— The Russians interfered in the 2016 U.S. election to help elect Trump president.

— Trump encouraged the Russians to hack Hillary Clinton’s emails on July 27, 2016 (“Russia, if you’re listening”), on the very day that Russian intelligence hackers tried to attack Clinton’s personal and campaign servers.

— There were, according to the Moscow Project, “101 contacts between Trump’s team and Russia linked operatives,” and “the Trump team tried to cover up every single one of them.” The most infamous of these contacts was the June 9, 2016, meeting at Trump Tower between the Trump campaign high command and a Kremlin emissary promising dirt on Clinton. Donald Trump Jr.’s reaction to the offer of Russian assistance? “If it’s what you say I love it especially later in the summer.”

Read the rest here.

“I’m mad as hell and I’m not going to take this anymore”

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Kevin Kruse and Julian Zelizer, co-authors of Fault Lines: A History of the United States Since 1974, argue that the outrage displayed by television anchor Howard Beale in the 1976 film Network (and revived on stage starring Bryan Cranston) should not surprise present-day Americans.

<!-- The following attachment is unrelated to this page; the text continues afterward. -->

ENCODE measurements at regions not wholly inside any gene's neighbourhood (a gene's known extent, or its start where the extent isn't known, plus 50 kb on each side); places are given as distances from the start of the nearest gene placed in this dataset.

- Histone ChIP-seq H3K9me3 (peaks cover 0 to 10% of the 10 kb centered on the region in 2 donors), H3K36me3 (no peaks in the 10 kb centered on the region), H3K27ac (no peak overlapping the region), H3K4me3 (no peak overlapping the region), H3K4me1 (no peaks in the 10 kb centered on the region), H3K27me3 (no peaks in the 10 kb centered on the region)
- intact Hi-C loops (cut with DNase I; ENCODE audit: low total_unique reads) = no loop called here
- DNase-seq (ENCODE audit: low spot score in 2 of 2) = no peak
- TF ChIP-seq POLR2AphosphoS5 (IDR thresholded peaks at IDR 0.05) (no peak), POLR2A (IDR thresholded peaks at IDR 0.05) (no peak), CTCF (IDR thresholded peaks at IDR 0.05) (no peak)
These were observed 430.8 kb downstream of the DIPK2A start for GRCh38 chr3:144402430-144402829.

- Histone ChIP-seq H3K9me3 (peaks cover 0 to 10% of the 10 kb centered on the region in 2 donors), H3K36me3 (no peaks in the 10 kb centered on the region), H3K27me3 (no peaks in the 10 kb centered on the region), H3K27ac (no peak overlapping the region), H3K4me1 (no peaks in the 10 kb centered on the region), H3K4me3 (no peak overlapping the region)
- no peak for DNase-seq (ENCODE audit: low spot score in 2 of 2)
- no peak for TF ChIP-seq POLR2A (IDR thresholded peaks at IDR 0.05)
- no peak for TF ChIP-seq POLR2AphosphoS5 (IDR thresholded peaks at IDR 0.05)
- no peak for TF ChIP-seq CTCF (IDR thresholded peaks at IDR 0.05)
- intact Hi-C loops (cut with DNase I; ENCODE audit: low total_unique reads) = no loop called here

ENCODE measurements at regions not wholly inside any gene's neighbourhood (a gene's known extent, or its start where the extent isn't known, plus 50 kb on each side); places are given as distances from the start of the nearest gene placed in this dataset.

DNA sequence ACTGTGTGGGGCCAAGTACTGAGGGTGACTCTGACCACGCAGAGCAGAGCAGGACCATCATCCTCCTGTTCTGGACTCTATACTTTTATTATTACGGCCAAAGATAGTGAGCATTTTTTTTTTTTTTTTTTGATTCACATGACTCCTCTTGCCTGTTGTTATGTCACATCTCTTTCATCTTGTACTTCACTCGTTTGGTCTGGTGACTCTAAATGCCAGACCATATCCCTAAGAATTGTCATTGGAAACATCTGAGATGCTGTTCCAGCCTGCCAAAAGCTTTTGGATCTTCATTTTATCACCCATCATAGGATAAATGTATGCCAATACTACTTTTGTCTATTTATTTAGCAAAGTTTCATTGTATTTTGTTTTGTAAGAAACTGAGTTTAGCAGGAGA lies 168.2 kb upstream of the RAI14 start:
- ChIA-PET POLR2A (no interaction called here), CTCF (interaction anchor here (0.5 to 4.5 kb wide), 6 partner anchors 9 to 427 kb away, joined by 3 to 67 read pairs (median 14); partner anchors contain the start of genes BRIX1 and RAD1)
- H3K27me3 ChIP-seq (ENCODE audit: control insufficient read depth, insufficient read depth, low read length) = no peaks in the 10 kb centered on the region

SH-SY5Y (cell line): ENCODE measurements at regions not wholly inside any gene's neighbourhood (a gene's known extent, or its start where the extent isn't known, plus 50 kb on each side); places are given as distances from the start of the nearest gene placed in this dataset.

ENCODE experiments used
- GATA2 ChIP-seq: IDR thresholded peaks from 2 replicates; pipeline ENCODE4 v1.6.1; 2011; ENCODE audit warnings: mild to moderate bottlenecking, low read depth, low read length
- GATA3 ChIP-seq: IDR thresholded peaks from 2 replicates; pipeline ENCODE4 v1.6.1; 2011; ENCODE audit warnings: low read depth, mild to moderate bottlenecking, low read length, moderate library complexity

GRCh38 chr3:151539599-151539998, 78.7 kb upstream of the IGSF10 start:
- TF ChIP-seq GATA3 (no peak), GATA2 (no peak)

Here is a taste of their piece in The New York Daily News:

The current play and the original film are clever parodies of the news industry. When the movie debuted in 1976, audiences were entertained by its prediction of a dark future of the evening news — a dystopia driven by commercialized, sensationalized, and celebrity-driven formats for delivering information.

At the time, ABC anchorwoman Barbara Walters insisted, “There’ll never be that kind of show-biz approach to the news. The entertainment side of television is more respectful of the news side than at any time in the past.”

Seen in 2019, however, Cranston’s performance largely confirms the reality of what we see and read on a daily basis. As the star said in an interview about the show, “talking about the packaging of news and manipulating audiences . . . being addicted to our televisions . . . that’s exactly what is happening.”

Beale no longer surprises us and, in some ways, even seems a bit tame. (One reviewer noted that the character doesn’t have access to Twitter, which would make things even worse).

While contemporary commentators have noted the ways in which the news industry has become increasingly partisan, they have not given enough weight to another, equally important aspect of the industry’s modern history — the ways in which news has become sensationalized.